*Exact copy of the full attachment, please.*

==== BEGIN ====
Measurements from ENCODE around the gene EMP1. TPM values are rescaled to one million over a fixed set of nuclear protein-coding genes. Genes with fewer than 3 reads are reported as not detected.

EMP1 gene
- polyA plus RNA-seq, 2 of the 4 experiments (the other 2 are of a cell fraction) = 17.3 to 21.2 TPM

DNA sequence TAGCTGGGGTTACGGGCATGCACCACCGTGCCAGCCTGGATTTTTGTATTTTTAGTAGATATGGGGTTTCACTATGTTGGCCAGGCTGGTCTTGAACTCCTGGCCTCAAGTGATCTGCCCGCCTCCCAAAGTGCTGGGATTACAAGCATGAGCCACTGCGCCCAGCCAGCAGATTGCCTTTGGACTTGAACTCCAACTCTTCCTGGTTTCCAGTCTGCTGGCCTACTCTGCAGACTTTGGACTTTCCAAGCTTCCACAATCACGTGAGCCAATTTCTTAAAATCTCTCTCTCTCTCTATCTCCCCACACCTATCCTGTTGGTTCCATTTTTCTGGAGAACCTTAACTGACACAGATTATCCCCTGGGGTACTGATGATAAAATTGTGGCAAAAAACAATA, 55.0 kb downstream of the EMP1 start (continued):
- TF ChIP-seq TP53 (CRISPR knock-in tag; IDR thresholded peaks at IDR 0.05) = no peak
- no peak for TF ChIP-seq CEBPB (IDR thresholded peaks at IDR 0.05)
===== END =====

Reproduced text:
Measurements from ENCODE around the gene EMP1. TPM values are rescaled to one million over a fixed set of nuclear protein-coding genes. Genes with fewer than 3 reads are reported as not detected.

EMP1 gene
- polyA plus RNA-seq, 2 of the 4 experiments (the other 2 are of a cell fraction) = 17.3 to 21.2 TPM

DNA sequence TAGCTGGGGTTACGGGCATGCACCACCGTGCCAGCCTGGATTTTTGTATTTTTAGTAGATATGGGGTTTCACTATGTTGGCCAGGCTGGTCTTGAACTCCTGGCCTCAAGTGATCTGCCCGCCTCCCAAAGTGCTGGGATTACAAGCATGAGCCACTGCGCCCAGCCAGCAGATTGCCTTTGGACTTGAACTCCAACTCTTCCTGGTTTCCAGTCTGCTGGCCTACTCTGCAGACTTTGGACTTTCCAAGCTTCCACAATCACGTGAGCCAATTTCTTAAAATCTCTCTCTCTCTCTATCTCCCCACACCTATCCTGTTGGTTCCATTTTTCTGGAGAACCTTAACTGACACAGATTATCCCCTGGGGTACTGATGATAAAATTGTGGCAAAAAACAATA, 55.0 kb downstream of the EMP1 start (continued):
- TF ChIP-seq TP53 (CRISPR knock-in tag; IDR thresholded peaks at IDR 0.05) = no peak
- no peak for TF ChIP-seq CEBPB (IDR thresholded peaks at IDR 0.05)